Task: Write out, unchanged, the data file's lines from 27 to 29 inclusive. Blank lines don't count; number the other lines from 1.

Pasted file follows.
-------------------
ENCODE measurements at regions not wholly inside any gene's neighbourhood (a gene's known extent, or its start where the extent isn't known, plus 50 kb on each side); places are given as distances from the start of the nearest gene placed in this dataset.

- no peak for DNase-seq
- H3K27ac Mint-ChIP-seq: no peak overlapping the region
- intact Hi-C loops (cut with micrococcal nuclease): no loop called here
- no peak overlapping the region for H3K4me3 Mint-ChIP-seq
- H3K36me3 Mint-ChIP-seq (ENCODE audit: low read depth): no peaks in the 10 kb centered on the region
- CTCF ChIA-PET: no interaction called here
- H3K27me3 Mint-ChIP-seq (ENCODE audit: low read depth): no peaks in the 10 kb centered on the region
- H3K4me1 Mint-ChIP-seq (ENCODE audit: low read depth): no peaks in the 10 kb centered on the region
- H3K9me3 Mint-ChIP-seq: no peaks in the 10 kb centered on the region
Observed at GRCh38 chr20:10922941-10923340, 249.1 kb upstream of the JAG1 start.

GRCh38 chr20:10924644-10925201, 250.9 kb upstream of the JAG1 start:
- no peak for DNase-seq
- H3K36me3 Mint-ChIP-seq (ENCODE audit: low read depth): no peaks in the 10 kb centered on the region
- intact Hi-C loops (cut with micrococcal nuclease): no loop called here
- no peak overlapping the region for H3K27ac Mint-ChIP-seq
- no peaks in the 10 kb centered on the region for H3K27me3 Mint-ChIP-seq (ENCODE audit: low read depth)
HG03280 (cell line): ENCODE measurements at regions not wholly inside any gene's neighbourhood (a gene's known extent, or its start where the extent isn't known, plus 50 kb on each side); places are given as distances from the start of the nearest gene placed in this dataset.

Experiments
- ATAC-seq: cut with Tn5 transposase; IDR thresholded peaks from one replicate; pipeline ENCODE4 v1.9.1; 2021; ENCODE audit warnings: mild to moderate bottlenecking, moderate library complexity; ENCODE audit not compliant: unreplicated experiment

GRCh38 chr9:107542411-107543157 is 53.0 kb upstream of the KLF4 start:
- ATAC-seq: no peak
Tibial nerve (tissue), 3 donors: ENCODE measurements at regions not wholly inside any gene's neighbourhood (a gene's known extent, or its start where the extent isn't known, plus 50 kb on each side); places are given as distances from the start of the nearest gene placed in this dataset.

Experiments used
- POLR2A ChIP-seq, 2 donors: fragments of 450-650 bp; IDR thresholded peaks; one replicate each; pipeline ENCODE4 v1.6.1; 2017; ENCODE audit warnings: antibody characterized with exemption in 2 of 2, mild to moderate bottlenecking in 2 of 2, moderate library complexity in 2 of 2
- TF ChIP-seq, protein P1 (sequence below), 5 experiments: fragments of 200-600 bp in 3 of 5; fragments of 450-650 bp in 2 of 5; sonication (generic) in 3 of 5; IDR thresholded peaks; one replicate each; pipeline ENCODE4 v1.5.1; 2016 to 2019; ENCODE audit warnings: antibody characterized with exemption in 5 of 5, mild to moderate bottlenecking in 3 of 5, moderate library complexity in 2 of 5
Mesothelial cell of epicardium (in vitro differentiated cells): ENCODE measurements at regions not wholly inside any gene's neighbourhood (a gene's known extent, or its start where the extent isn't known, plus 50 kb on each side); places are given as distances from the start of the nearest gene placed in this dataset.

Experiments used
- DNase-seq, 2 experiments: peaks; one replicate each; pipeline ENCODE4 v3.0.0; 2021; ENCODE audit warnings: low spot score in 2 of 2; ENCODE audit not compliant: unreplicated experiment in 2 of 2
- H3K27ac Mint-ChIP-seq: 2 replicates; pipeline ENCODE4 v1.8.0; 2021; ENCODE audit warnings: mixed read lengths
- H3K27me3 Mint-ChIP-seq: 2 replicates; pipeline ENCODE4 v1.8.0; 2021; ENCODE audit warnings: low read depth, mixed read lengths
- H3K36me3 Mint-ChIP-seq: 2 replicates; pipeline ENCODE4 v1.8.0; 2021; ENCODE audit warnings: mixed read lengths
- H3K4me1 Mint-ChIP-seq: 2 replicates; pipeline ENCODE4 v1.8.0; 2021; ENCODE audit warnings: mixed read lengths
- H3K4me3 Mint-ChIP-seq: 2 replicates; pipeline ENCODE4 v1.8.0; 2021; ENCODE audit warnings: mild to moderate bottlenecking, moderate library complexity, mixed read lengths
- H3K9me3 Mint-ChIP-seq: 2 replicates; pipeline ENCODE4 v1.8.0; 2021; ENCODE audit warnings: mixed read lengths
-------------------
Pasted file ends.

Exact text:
Mesothelial cell of epicardium (in vitro differentiated cells): ENCODE measurements at regions not wholly inside any gene's neighbourhood (a gene's known extent, or its start where the extent isn't known, plus 50 kb on each side); places are given as distances from the start of the nearest gene placed in this dataset.

Experiments used
- DNase-seq, 2 experiments: peaks; one replicate each; pipeline ENCODE4 v3.0.0; 2021; ENCODE audit warnings: low spot score in 2 of 2; ENCODE audit not compliant: unreplicated experiment in 2 of 2